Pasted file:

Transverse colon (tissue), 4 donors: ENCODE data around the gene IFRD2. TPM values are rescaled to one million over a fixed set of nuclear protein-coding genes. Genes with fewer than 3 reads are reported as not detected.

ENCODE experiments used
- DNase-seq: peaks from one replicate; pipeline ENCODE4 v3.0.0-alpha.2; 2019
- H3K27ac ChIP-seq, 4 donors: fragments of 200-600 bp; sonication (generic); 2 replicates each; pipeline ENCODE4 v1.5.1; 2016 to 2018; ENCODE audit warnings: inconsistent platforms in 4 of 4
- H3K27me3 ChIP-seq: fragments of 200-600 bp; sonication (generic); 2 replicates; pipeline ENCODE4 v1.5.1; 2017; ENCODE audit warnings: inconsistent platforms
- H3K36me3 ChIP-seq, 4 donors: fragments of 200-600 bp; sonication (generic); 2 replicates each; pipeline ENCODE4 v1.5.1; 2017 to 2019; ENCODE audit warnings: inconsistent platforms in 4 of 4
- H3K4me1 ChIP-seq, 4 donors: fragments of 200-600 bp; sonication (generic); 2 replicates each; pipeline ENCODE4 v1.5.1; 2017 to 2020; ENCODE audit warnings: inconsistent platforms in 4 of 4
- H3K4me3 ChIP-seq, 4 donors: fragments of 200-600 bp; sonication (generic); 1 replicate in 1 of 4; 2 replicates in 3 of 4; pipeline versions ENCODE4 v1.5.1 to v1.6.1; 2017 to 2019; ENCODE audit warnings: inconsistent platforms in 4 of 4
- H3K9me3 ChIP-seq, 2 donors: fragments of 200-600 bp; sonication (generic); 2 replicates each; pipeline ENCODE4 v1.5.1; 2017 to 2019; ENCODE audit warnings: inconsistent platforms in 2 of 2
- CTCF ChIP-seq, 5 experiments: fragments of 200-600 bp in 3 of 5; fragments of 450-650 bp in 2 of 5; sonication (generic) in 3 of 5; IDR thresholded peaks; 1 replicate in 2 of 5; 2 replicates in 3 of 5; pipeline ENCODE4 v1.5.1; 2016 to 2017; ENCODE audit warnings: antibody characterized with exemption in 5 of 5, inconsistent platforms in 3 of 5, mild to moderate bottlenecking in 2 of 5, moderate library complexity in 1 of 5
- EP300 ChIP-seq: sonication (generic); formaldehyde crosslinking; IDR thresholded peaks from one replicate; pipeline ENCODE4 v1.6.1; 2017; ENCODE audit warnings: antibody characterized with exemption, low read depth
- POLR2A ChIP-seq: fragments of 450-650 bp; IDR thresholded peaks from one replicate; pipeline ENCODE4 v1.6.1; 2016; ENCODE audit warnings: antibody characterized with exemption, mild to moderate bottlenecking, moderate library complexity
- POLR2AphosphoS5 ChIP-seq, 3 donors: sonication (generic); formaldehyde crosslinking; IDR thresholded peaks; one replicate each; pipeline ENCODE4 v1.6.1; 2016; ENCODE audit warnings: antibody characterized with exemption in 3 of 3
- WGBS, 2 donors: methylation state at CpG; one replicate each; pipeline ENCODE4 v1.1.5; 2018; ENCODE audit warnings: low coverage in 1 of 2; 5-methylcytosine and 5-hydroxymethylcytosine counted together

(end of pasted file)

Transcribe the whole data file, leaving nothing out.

Transverse colon (tissue), 4 donors: ENCODE data around the gene IFRD2. TPM values are rescaled to one million over a fixed set of nuclear protein-coding genes. Genes with fewer than 3 reads are reported as not detected.

ENCODE experiments used
- DNase-seq: peaks from one replicate; pipeline ENCODE4 v3.0.0-alpha.2; 2019
- H3K27ac ChIP-seq, 4 donors: fragments of 200-600 bp; sonication (generic); 2 replicates each; pipeline ENCODE4 v1.5.1; 2016 to 2018; ENCODE audit warnings: inconsistent platforms in 4 of 4
- H3K27me3 ChIP-seq: fragments of 200-600 bp; sonication (generic); 2 replicates; pipeline ENCODE4 v1.5.1; 2017; ENCODE audit warnings: inconsistent platforms
- H3K36me3 ChIP-seq, 4 donors: fragments of 200-600 bp; sonication (generic); 2 replicates each; pipeline ENCODE4 v1.5.1; 2017 to 2019; ENCODE audit warnings: inconsistent platforms in 4 of 4
- H3K4me1 ChIP-seq, 4 donors: fragments of 200-600 bp; sonication (generic); 2 replicates each; pipeline ENCODE4 v1.5.1; 2017 to 2020; ENCODE audit warnings: inconsistent platforms in 4 of 4
- H3K4me3 ChIP-seq, 4 donors: fragments of 200-600 bp; sonication (generic); 1 replicate in 1 of 4; 2 replicates in 3 of 4; pipeline versions ENCODE4 v1.5.1 to v1.6.1; 2017 to 2019; ENCODE audit warnings: inconsistent platforms in 4 of 4
- H3K9me3 ChIP-seq, 2 donors: fragments of 200-600 bp; sonication (generic); 2 replicates each; pipeline ENCODE4 v1.5.1; 2017 to 2019; ENCODE audit warnings: inconsistent platforms in 2 of 2
- CTCF ChIP-seq, 5 experiments: fragments of 200-600 bp in 3 of 5; fragments of 450-650 bp in 2 of 5; sonication (generic) in 3 of 5; IDR thresholded peaks; 1 replicate in 2 of 5; 2 replicates in 3 of 5; pipeline ENCODE4 v1.5.1; 2016 to 2017; ENCODE audit warnings: antibody characterized with exemption in 5 of 5, inconsistent platforms in 3 of 5, mild to moderate bottlenecking in 2 of 5, moderate library complexity in 1 of 5
- EP300 ChIP-seq: sonication (generic); formaldehyde crosslinking; IDR thresholded peaks from one replicate; pipeline ENCODE4 v1.6.1; 2017; ENCODE audit warnings: antibody characterized with exemption, low read depth
- POLR2A ChIP-seq: fragments of 450-650 bp; IDR thresholded peaks from one replicate; pipeline ENCODE4 v1.6.1; 2016; ENCODE audit warnings: antibody characterized with exemption, mild to moderate bottlenecking, moderate library complexity
- POLR2AphosphoS5 ChIP-seq, 3 donors: sonication (generic); formaldehyde crosslinking; IDR thresholded peaks; one replicate each; pipeline ENCODE4 v1.6.1; 2016; ENCODE audit warnings: antibody characterized with exemption in 3 of 3
- WGBS, 2 donors: methylation state at CpG; one replicate each; pipeline ENCODE4 v1.1.5; 2018; ENCODE audit warnings: low coverage in 1 of 2; 5-methylcytosine and 5-hydroxymethylcytosine counted together